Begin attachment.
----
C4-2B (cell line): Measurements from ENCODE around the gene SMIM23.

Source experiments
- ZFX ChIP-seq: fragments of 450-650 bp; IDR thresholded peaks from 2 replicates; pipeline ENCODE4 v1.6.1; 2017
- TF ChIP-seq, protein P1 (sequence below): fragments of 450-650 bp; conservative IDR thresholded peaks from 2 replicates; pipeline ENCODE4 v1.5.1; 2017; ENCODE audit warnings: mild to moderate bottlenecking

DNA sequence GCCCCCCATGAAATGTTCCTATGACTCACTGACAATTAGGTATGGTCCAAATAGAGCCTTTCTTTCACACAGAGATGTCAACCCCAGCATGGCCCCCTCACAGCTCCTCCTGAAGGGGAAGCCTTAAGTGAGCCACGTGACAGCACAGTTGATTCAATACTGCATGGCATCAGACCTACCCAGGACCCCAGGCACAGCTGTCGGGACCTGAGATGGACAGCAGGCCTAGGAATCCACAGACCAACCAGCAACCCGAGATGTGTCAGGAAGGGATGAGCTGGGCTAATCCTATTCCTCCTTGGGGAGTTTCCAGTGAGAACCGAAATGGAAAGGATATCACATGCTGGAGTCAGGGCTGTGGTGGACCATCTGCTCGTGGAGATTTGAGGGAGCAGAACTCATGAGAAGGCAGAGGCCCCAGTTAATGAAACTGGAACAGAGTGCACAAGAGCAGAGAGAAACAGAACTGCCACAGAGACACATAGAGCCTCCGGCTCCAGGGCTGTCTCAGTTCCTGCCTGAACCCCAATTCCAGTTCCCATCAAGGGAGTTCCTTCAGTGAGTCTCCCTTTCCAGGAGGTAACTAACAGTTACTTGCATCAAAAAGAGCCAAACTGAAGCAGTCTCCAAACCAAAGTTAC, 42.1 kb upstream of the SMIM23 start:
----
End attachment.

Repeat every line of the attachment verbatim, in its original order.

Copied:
C4-2B (cell line): Measurements from ENCODE around the gene SMIM23.

Source experiments
- ZFX ChIP-seq: fragments of 450-650 bp; IDR thresholded peaks from 2 replicates; pipeline ENCODE4 v1.6.1; 2017
- TF ChIP-seq, protein P1 (sequence below): fragments of 450-650 bp; conservative IDR thresholded peaks from 2 replicates; pipeline ENCODE4 v1.5.1; 2017; ENCODE audit warnings: mild to moderate bottlenecking

DNA sequence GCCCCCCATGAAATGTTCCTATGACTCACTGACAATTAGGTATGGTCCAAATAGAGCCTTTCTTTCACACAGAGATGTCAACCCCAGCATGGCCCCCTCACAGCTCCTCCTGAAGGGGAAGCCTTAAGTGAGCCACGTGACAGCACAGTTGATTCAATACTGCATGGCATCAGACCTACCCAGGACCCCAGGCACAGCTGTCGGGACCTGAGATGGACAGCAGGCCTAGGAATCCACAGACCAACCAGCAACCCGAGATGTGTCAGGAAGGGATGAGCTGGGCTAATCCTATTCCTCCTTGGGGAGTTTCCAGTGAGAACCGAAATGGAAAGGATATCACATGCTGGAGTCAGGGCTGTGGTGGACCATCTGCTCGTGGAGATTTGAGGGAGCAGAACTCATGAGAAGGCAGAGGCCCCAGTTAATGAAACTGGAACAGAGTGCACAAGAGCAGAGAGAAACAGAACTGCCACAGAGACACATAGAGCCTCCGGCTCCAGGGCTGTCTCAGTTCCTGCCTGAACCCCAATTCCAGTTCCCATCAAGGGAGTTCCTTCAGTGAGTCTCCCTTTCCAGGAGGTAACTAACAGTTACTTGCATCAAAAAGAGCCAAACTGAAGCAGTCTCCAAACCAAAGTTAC, 42.1 kb upstream of the SMIM23 start: